Mounting the Speedometer kit to a vehicle:
I have mounted this kit over my bi-cycle and tested it, and it works like a charm. Mounting the kit is left to your creativity, you can get your own small box from a shop and drill holes for the wires and connections and mounted it to your vehicle. One common important thing to note is that the magnet should be stuck to the rim of the wheel and the hall sensor should be mounted as close as possible to the magnet so that each time the magnet crosses the hall sensor it should be able to detect it, the arrangement is shown below.
Since I have a 3D printer with me, I designed my own enclosures to make them look good and in way that it can be easily mounted and disconnected from our bike for charging the battery. So if you have a 3D printer or if you can gain access to one to print few materials continue reading, else skip this part and use your own creativity to mount these things. Learn to user 3D printer here.
If you have decided to use my design files and print your enclosures then make sure your main perf board is close to the below dimensions
The complete Design and STL files for 3D printing can be downloaded from here. If the board is similar to what is have made here then you can directly 3D print your enclosures using the given STL files or else you can use the Design files and modify it according to your board.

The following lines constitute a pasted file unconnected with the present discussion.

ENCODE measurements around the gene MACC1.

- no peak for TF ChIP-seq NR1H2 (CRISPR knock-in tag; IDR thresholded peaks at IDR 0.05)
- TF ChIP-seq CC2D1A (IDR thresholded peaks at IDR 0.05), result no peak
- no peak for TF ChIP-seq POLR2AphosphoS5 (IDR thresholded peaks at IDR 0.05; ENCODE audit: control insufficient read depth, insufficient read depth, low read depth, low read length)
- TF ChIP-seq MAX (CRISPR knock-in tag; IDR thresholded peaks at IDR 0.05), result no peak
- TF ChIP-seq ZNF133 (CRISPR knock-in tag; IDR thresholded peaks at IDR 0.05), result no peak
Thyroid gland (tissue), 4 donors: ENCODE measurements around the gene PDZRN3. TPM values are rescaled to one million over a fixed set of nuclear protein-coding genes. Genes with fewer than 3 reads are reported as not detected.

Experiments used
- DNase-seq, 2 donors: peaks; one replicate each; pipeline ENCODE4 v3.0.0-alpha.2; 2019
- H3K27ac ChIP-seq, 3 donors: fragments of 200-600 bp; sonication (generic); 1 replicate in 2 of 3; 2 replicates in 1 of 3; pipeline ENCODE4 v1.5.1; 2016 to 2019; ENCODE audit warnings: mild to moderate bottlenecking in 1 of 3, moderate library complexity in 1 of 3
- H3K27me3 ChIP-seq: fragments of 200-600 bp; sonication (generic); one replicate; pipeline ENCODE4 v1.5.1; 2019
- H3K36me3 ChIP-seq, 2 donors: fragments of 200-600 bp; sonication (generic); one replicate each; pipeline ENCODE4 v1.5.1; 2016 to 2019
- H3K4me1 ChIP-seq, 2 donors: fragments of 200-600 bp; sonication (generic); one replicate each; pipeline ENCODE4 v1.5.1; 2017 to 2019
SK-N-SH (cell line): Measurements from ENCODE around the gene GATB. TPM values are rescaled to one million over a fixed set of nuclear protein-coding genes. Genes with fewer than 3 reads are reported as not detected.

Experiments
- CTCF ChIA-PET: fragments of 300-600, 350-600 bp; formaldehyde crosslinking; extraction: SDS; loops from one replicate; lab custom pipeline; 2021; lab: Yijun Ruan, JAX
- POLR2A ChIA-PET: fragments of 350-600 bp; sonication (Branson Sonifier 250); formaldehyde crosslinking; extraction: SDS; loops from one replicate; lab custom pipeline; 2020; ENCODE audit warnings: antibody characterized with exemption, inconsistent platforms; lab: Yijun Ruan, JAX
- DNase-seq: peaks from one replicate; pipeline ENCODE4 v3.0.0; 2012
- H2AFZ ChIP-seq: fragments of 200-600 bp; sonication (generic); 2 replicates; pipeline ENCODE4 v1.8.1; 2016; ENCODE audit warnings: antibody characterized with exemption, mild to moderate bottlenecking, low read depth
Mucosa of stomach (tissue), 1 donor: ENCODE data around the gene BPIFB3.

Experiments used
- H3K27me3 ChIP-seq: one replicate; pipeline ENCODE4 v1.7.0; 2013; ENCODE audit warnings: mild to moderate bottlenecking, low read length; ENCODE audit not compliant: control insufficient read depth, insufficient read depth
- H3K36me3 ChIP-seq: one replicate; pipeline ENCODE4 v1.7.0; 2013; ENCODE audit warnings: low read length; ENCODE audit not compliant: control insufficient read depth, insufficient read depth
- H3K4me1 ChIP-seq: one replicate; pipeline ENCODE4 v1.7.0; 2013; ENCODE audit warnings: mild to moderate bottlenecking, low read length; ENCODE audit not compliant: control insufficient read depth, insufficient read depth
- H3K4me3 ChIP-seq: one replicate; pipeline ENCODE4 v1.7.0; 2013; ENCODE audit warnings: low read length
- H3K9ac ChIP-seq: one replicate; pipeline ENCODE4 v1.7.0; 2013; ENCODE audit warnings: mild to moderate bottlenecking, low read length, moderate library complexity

Let us start with the 3D printed small enclosure which will be used for the hall sensor module. Print the enclosure, place the circuit into it and harness your wires though the hole provided and then mount it to your vehicle so that the hall sensor is near the magnet as shown below.
It is recommended to model the main board before designing the enclosure for it so that we can make sure it fits in properly, because trust me it would be nightmare when you print your enclosure for 6 long hours and in the end it won’t fit into your perf board. The model board for my main perf board is shown below.
Now it will be easy to design the main enclosure box. I have designed the main box in two files, so that one part of the box will hold the electronics and the other will be permanently fixed to the cycle using clamps and bolts. These two parts can easily be fixed to gather to make a complete enclosure and then be separated when we need to recharge our lithium battery or work on our electronics.
Once the first part of the enclosure is designed and printed lets place all our components inside as shown below and it should look something like this..